Netanyahu Mulls Revoking Residency of Palestinians Beyond E. Jerusalem Separation Barrier

The prime minister raised the possibility at a recent security cabinet meeting; ministers note the 'dramatic political implications' of the measure.

The separation barrier near the Shoafat refugee camp in East Jerusalem.
Emil Salman

Prime Minister Benjamin Netanyahu raised the possibility of revoking the Israeli residency of some East Jerusalem Palestinians during a recent security cabinet meeting, according to sources in the prime minister's bureau.

The remarks, which were made at one of the meetings convened two weeks ago to discuss the escalating violence in East Jerusalem, referred to Palestinians residing beyond the separation barrier. The prime minister said that the possibility of revoking their resident status should be considered, and called for a separate meeting to discuss the matter. The comments were first reported by Channel 2 journalist Amit Segal. 

Officials in the prime minister's bureau said that during the cabinet meeting, Netanyahu said the Palestinians in those neighborhoods do not fulfill the duties of Israeli residents but do enjoy the rights that the State of Israel gives them. He further noted that there is no law enforcement in those areas.

A source who took part in the meeting told Haaretz that the ministers in attendance were surprised by Netanyahu's remarks, but a discussion did not ensue. "There is no such process to revoke the residency or citizenship of thousands of people," the source said.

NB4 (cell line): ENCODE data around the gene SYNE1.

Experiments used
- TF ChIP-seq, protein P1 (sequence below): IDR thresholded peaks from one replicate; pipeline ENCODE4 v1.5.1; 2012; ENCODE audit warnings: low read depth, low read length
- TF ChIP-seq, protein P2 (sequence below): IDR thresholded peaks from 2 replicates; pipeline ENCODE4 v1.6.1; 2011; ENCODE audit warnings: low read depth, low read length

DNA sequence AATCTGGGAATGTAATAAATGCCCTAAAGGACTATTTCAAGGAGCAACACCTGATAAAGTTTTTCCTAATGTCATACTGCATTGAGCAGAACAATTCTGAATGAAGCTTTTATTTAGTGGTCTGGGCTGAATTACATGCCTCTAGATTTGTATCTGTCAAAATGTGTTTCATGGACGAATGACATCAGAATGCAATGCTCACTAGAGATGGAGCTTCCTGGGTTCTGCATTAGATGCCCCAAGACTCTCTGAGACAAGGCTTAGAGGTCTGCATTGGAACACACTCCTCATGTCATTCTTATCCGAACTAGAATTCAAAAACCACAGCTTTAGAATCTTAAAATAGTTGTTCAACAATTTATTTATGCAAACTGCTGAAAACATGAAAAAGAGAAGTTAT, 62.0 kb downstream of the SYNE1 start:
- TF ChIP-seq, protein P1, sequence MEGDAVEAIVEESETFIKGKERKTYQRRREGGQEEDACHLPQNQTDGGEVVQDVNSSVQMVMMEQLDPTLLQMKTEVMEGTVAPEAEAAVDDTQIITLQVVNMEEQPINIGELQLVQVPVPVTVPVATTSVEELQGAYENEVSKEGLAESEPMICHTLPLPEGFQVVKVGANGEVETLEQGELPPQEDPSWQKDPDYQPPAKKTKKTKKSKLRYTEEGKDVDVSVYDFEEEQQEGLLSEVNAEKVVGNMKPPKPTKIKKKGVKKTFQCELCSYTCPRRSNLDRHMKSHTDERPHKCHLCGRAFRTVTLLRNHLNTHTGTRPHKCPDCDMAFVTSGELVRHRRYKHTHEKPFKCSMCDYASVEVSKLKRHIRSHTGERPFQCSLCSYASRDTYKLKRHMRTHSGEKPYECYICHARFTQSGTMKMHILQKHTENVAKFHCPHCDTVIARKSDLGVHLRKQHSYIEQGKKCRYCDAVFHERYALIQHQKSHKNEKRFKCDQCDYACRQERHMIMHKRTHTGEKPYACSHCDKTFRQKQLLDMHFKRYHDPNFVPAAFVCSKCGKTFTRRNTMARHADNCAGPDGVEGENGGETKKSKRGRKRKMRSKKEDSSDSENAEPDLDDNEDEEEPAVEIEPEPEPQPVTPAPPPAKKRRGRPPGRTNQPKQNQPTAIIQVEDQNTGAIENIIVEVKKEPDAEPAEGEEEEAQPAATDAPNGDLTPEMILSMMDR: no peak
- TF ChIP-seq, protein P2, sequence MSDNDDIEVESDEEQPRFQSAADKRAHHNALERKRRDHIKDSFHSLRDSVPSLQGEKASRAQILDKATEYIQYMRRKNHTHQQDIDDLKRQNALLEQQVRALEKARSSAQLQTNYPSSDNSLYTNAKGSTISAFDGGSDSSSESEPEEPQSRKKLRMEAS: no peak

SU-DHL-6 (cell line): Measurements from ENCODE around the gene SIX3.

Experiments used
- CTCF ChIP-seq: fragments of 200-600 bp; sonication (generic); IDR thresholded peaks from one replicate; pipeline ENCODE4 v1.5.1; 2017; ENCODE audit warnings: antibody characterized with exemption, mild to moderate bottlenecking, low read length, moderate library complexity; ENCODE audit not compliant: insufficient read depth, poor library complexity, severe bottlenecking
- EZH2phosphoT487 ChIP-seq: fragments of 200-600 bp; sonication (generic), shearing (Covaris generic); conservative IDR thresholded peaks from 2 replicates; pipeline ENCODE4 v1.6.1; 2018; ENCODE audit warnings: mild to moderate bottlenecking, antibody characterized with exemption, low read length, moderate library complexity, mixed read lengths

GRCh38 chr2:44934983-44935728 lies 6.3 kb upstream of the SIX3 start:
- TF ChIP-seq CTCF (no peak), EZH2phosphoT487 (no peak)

According to the Channel 2 report, during the meeting Netanyahu said that the current situation in the neighborhoods beyond the separation barrier cannot continue. Ministers in attendance noted that the measure would have "dramatic political implications."

This is the first time the prime minister or anyone in his party has raised the possibility of differentiating between a part of East Jerusalem and the rest of the city. 

Last week, Haaretz reported that top Jerusalem municipal officials and city council members heard some far-reaching proposals aimed at separating the two parts of the capital.

Among the ideas that were raised and seriously discussed by Mayor Nir Barkat and other officials in the city was a scheme that would limit movement from the predominantly Palestinian East Jerusalem, to the western part. Exceptions would be made for so-called essential personnel who would be allowed to pass relatively easily through checkpoints on their way to work.

It was unclear whether the scheme was to be implemented soon or if it was being presented as an option for the future.

Last week, Jerusalem police erected a concrete barrier between the Palestinian Jabel Mukaber neighborhood and the Jewish Armon Hantaziv neighborhood to protect residents of the latter from firebomb and rock attacks. During a security cabinet meeting on the matter, an argument broke between ministers after which Netanyahu asked to see an aerial shot of the area where the wall was being erected. After being briefed on the situation,  the prime minister ordered a halt to the installation of the barrier and asked that alternatives be examined.